FIG. 5B is a schematic view of the effect of a free surface on the stress concentration for a=0.1, 0.2, 0.3, 0.4, 0.5, and 0.6. Maximum tensile stresses at the poles A and A′ tend to decline slightly as a rigid spherical microcalcification approaches a free surface; the tendency is more noticeable for larger-sized calcifications. It appears that larger-sized calcifications are more stable and that the value of FSC decreases with increasing size. This behavior is similar to the larger-sized calcifications observed in IVUS, discussed above, where FEM calculations predict greater mechanical stability when calcifications with a diameter of at least one millimeter are present. This strengthening occurs since the model does not allow for debonding and the calcification is more rigid than the surrounding material.
The model of FIG. 4 also can be used to estimate the peak circumferential stress (“PCS”) in the cap of an atheroma arising from the presence of a microcalcification. FIG. 6 shows changes in cap PCS with cap thickness. In FIG. 6, the PCS increases exponentially as cap thickness decreases. Finet et al., (Finet, G., Ohayon, J. & Rioufol, G. (2004) Coron. Artery. Dis. 15, 13-20) (“Finet”) performed FEM calculations to predict the effect of cap thickness on the stability of cap atheroma based on typical in vivo IVUS images. The predictions of Finet's model, shown as Line 1 602 in FIG. 6, show that PCS increases exponentially, and that the average maximum circumferential stress in ruptured plaques is 545 kPa for atheromas with a cap thickness that is ≈25 μm, as shown by Cheng et al. (Cheng, G. C., Loree, H. M., Kamm, R. D., Fishbein, M. C. & Lee, R. T. (1993) Circulation 87, 1179-87) (“Cheng”). Finet and Cheng are herein incorporated by reference. These predictions are based on the material properties used in Cheng. The stresses indicated by Line 1 602 are the PCS for a lumen pressure of 14.6 kPa (110 mm Hg) in the absence of a microcalcification.
Line 2 604 and Line 3 606 show PCS increasing when rigid spherical microcalcifications of 10 and 20 μm diameter, respectively, approach to within 5 and 10 μm distances, in that order, from the core of an atheroma. Results of the calculations presented in FIG. 6 provide an explanation of the paradox that most atheroma ruptures occur close to a region of high circumferential tensile stress, defined as a stress of at least 300 kPa, but ruptures are not necessarily located at the points of maximum stress. According to the results shown in FIG. 6, a microcalcification located in an area of high circumferential stress (>300 kPa) in a cap can intensify this stress nearly two-fold to ≈600 kPa when the thickness of the cap is <65 μm. A cap may be in danger of rupturing anytime an average maximum circumferential stress of 545 kPa is exceeded.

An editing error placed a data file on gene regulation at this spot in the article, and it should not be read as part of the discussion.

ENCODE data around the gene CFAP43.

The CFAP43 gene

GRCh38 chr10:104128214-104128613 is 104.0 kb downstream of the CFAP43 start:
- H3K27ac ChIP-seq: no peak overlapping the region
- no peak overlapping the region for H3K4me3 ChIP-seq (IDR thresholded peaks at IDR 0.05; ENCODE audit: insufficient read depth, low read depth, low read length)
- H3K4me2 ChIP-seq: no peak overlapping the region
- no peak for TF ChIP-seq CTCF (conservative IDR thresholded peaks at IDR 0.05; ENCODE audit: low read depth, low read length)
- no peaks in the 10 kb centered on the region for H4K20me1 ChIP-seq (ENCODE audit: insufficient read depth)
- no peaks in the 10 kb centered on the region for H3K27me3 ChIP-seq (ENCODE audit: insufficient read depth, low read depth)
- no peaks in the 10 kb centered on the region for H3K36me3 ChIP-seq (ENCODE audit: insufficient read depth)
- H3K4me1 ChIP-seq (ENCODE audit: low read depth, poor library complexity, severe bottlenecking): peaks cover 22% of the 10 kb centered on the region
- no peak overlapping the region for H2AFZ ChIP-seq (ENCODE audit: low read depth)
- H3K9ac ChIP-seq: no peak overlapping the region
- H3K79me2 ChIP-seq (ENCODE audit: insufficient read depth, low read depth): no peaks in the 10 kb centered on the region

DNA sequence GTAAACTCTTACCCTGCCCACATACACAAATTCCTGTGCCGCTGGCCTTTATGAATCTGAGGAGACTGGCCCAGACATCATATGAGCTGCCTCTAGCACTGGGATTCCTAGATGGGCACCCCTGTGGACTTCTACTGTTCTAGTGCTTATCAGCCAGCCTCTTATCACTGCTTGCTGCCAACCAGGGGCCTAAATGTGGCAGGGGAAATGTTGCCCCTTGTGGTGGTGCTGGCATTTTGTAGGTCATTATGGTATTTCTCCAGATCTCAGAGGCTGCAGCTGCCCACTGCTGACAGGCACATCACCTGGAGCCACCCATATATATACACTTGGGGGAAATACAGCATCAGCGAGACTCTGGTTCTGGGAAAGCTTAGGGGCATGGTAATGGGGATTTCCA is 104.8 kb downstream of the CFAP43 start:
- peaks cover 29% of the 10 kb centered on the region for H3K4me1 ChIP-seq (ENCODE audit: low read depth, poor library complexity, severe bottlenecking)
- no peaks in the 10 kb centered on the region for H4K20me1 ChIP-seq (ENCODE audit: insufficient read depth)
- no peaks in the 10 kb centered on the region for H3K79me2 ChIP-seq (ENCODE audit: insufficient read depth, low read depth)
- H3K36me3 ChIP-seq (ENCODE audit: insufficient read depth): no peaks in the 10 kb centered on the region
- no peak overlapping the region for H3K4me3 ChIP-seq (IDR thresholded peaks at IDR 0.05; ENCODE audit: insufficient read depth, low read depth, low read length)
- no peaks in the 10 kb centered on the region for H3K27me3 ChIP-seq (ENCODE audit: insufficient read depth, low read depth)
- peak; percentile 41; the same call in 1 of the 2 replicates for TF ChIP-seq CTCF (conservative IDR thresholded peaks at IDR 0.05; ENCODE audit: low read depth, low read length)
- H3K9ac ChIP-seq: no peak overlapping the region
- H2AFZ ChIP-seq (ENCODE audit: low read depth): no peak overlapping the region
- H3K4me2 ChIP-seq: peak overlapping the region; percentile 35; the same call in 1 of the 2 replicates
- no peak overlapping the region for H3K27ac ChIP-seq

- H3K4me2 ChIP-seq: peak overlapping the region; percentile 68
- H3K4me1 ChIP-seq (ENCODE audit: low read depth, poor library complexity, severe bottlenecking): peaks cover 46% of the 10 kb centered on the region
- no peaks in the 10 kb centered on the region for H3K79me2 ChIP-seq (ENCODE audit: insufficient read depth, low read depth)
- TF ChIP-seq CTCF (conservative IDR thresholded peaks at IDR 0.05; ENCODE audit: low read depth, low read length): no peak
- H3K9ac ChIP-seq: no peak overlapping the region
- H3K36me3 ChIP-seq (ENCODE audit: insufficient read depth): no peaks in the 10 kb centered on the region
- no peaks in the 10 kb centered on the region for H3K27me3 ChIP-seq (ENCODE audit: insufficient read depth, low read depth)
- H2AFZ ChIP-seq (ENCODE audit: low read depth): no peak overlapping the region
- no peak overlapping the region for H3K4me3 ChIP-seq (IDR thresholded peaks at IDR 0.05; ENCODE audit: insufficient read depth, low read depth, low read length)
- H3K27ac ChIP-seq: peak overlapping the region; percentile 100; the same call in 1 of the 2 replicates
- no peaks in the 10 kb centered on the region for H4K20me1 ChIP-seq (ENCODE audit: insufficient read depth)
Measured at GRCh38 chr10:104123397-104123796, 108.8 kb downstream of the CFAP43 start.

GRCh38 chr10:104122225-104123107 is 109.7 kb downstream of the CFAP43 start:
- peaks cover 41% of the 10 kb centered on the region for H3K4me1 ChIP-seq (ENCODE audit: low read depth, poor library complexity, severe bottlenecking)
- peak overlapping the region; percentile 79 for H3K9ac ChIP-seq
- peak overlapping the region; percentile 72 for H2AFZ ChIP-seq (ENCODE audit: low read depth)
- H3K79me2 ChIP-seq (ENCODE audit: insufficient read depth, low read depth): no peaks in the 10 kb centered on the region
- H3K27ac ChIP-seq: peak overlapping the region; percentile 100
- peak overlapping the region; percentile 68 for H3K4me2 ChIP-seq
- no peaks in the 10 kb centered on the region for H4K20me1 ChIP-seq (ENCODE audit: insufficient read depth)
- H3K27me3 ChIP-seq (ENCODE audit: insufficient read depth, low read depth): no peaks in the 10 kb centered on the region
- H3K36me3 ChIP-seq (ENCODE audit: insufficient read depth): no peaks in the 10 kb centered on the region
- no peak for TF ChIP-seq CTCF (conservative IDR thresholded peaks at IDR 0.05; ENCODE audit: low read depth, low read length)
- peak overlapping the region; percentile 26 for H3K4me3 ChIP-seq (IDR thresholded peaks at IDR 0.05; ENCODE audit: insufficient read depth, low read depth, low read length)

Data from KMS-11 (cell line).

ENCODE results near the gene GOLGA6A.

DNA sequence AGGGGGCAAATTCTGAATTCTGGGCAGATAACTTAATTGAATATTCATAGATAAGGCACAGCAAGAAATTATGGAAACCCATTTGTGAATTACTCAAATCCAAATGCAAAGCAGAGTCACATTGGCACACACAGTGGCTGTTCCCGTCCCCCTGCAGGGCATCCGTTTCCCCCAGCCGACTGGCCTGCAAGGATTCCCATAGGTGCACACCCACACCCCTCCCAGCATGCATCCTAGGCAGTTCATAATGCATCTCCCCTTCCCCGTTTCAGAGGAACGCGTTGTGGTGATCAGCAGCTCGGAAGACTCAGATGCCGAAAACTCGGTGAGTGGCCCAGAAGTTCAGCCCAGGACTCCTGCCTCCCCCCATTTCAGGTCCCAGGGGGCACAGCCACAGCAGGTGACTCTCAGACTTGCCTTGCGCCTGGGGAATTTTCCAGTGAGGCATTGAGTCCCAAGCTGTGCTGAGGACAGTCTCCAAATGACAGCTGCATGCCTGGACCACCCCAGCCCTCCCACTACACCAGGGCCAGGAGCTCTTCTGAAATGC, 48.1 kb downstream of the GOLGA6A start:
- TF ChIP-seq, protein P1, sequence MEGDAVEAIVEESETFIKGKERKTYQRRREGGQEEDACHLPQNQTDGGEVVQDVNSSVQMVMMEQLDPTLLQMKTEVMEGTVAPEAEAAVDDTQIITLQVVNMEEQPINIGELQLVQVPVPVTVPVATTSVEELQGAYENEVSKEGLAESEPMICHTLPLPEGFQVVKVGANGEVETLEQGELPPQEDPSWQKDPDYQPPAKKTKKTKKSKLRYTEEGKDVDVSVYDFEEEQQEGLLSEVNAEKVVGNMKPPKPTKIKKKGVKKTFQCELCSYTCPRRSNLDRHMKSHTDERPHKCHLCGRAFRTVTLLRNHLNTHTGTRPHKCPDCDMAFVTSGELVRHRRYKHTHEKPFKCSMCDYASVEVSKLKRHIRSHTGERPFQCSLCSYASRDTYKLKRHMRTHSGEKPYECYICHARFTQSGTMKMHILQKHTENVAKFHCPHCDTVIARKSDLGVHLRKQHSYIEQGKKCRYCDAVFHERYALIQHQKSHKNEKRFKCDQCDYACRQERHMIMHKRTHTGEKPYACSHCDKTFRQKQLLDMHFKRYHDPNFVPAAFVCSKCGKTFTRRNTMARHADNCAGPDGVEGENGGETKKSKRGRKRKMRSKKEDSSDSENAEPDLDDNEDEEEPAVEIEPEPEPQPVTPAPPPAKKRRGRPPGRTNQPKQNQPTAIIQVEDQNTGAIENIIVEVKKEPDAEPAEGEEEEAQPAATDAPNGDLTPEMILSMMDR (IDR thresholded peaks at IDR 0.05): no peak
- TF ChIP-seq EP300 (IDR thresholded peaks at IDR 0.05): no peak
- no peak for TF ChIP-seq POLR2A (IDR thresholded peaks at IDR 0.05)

Thus, when stress is doubled within a cap by the presence of one or more microcalcifications, the doubling of the stress is more likely to cause a rupture of the cap when the location of the one or more microcalcifications in the cap are in a vulnerable region of the cap, such as a location of high stress (for example, a shoulder of a cap) or a region with a thickness <65 μm. Accordingly, it is possible that the site of rupture of a cap depends on the relative location of both the circumferential stress concentration within the cap and whether one or more microcalcifications are present in the cap.
The model may seem counterintuitive at first because, as discussed above, larger-sized calcifications with a diameter of at least one millimeter have been shown to be stabilizing by FEM calculations. Computational analysis applied to typical ruptured or stable human coronary atheromas reveals that larger-sized calcifications deeper in the intima do not increase cap stress in the atheromas. In contrast to a core, which dramatically increases cap stresses, bulk calcification does not appear to decrease the mechanical stability of a coronary atheroma. Three-dimensional FEM calculations of the longitudinal stress distribution within atheromas based on a simplified axisymmetric geometry suggest that superficial larger-sized calcifications adjacent to a core lead to a decrease in the peak longitudinal stress value at the cap just above the core. The model also predicts that the larger-sized calcifications are more stable and the value of circumferential stress concentration decreases with increasing size. This behavior is similar to the larger-sized calcifications observed in IVUS where FEM calculations predict greater mechanical stability when larger-sized calcifications are present. This strengthening occurs since the theoretical model does not allow for debonding and the calcification is more rigid than the surrounding material. Larger-sized calcifications are also frequently observed beneath or at the edges of cores where the cap is thicker. For these larger-sized calcifications, the stress is also nearly doubled, but the background stress is much lower and even with a two-fold increase in stress, the total stress remains below a threshold stress of 300 kPa.